What is Eid al Adha?
The Festival of the Sacrifice (Eid al-Adha) is one of two major Islamic celebrations and takes place on the tenth day of the Islamic month Dhul-Hijjah, the last month of the Islamic calendar.
Millions of Muslims from around the world make an annual pilgrimage to Makkah in order to worship Allah and to commemorate the willingness of the Prophet Ibrahim (peace be upon him) to sacrifice his son Ismail in response to a command from God.
It was with a heavy heart that Ibrahim agreed to do so but was ready to show his commitment and loyalty to his Lord.
Ibrahim's son, Ismail, also recognised the importance of God's commandment and was happy to participate. Ibrahim drew his knife to slaughter his son but just as the knife drew near, God intervened and Ibrahim's child was replaced by a sheep.
Ibrahim was happy and relieved when he saw that his son was safe. God had asked him to sacrifice his son to test his faith and when Ibrahim proved that he was willing to do it, God did not need him to commit the slaughter of his own son, whom Ibrahim dearly loved.
The celebration of Eid al-Adha commemorates this event as Muslims all over the world sacrifice an animal during this Eid.
While pilgrims in Makkah re-enact this scene by slaughtering sheep of their own, Muslims who can afford it in the rest of the world also participate in this rite by slaughtering sheep, camels and cows.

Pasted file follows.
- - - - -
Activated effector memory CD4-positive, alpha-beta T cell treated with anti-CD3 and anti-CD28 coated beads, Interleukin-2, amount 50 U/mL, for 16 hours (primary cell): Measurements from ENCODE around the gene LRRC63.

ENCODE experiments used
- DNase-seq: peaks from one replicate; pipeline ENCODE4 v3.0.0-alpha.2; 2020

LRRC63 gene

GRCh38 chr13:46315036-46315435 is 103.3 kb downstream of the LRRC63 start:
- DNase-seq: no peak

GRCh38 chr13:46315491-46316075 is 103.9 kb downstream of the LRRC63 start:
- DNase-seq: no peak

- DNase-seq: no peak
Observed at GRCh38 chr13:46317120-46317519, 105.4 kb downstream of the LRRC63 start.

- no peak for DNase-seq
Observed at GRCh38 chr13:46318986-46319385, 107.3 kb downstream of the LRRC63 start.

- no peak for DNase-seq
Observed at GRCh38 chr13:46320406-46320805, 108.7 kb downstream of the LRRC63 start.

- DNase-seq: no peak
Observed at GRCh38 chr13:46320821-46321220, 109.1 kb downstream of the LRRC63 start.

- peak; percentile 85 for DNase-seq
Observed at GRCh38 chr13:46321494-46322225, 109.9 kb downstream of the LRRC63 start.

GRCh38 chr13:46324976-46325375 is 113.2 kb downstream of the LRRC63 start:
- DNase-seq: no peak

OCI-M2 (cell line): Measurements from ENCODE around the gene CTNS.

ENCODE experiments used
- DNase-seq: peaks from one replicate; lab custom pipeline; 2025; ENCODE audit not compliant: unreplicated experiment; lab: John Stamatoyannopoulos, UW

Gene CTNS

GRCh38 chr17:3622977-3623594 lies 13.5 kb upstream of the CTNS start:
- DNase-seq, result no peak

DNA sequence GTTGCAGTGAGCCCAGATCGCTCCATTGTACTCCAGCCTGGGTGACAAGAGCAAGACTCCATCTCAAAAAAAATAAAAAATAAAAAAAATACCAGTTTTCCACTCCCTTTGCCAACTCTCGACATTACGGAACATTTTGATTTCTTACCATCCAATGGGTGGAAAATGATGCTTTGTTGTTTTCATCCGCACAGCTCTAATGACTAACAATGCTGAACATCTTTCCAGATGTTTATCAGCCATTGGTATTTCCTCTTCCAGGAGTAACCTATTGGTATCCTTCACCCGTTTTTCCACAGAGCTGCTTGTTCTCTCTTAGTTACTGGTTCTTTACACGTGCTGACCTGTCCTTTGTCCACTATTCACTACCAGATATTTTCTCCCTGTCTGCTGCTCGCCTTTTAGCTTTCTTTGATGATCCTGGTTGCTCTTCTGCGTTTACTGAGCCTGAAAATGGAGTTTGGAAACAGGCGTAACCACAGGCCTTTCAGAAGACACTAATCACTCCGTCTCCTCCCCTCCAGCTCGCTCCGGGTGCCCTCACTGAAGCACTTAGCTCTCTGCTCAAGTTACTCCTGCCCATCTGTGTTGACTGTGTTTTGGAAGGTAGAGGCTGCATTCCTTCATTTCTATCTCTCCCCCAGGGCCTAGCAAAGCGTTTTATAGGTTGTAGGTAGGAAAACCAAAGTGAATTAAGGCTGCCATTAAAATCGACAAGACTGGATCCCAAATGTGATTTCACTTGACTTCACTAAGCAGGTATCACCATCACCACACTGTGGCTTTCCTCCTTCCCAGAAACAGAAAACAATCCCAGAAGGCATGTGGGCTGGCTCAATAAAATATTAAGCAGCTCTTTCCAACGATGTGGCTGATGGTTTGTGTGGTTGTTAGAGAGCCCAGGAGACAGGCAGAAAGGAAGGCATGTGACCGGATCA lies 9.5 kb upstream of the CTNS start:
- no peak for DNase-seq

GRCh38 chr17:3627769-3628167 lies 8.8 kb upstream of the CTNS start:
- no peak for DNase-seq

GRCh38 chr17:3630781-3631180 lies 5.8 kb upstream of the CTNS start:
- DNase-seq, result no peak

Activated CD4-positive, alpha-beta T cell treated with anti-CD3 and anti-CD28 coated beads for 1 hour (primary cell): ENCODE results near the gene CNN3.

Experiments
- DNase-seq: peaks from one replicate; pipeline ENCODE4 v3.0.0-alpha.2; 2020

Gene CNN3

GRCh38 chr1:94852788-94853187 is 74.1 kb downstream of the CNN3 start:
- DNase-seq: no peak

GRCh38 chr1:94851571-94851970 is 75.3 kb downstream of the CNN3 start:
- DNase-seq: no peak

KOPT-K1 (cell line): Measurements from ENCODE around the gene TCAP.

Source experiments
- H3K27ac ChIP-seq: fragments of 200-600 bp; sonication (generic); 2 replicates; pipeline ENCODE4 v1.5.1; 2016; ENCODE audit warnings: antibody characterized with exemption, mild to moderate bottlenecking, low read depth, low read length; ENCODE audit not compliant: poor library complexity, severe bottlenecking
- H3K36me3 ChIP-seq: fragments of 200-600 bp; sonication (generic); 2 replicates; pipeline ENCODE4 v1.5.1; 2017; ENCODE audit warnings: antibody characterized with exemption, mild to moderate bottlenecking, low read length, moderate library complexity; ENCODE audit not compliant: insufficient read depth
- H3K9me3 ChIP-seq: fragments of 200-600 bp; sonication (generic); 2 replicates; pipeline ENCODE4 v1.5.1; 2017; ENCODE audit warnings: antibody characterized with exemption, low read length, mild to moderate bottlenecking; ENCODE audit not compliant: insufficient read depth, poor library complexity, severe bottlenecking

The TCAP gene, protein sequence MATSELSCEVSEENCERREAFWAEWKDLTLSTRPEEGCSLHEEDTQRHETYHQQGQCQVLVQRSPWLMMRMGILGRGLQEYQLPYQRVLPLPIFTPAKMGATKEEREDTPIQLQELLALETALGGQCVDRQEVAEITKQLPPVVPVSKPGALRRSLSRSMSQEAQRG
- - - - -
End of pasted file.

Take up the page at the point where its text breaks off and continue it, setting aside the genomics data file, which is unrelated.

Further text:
One third of the meat is distributed to the poor, one third to neighbors and relatives while one third is kept by the person who offered the sacrifice for use within his or her own family.
This is done in the same period as the Hajj.
For Muslims, the Hajj is the fifth and final pillar of Islam.
Muslims believe the Prophet Ibrahim was told by Allah to build a shrine dedicated to him. Ibrahim and his son built a small stone structure (kaaba) which was to be the gathering place for all who wished to strengthen their faith in Allah.
In recent times the number of pilgrims making the journey to Mecca has risen dramatically and upwards of two million pilgrims are expected this year from as many as 70 nations.
Hajj takes place each year between the 8th and the 13th days of Dhul al-Hijjah, the 12th month of the Muslim lunar calendar.
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